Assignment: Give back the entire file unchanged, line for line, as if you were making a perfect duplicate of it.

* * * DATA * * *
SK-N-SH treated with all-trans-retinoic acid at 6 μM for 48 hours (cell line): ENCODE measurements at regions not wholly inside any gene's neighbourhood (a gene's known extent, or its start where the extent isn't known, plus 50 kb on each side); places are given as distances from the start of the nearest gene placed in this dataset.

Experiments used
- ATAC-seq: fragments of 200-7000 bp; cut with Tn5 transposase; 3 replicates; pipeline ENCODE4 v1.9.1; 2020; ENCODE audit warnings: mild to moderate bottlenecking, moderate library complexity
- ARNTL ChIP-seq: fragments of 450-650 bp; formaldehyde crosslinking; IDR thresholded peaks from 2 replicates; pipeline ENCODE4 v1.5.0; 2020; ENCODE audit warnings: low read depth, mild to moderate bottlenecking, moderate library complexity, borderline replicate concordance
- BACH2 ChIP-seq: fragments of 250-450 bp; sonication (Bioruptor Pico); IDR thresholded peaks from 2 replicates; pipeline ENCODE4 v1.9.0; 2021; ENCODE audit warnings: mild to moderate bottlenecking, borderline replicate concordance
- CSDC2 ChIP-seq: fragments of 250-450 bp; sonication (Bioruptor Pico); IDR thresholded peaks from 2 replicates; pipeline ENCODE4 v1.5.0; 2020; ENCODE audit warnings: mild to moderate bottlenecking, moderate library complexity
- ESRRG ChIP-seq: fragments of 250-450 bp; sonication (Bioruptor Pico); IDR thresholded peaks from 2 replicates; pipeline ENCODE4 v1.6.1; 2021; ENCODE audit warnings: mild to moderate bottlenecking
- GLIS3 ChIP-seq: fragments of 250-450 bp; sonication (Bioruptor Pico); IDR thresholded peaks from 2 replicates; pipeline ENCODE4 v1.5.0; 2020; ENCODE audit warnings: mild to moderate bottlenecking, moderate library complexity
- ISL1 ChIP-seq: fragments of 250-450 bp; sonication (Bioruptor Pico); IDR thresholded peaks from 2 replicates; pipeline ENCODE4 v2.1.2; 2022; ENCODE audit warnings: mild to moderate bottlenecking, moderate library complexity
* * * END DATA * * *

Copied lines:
SK-N-SH treated with all-trans-retinoic acid at 6 μM for 48 hours (cell line): ENCODE measurements at regions not wholly inside any gene's neighbourhood (a gene's known extent, or its start where the extent isn't known, plus 50 kb on each side); places are given as distances from the start of the nearest gene placed in this dataset.

Experiments used
- ATAC-seq: fragments of 200-7000 bp; cut with Tn5 transposase; 3 replicates; pipeline ENCODE4 v1.9.1; 2020; ENCODE audit warnings: mild to moderate bottlenecking, moderate library complexity
- ARNTL ChIP-seq: fragments of 450-650 bp; formaldehyde crosslinking; IDR thresholded peaks from 2 replicates; pipeline ENCODE4 v1.5.0; 2020; ENCODE audit warnings: low read depth, mild to moderate bottlenecking, moderate library complexity, borderline replicate concordance
- BACH2 ChIP-seq: fragments of 250-450 bp; sonication (Bioruptor Pico); IDR thresholded peaks from 2 replicates; pipeline ENCODE4 v1.9.0; 2021; ENCODE audit warnings: mild to moderate bottlenecking, borderline replicate concordance
- CSDC2 ChIP-seq: fragments of 250-450 bp; sonication (Bioruptor Pico); IDR thresholded peaks from 2 replicates; pipeline ENCODE4 v1.5.0; 2020; ENCODE audit warnings: mild to moderate bottlenecking, moderate library complexity
- ESRRG ChIP-seq: fragments of 250-450 bp; sonication (Bioruptor Pico); IDR thresholded peaks from 2 replicates; pipeline ENCODE4 v1.6.1; 2021; ENCODE audit warnings: mild to moderate bottlenecking
- GLIS3 ChIP-seq: fragments of 250-450 bp; sonication (Bioruptor Pico); IDR thresholded peaks from 2 replicates; pipeline ENCODE4 v1.5.0; 2020; ENCODE audit warnings: mild to moderate bottlenecking, moderate library complexity
- ISL1 ChIP-seq: fragments of 250-450 bp; sonication (Bioruptor Pico); IDR thresholded peaks from 2 replicates; pipeline ENCODE4 v2.1.2; 2022; ENCODE audit warnings: mild to moderate bottlenecking, moderate library complexity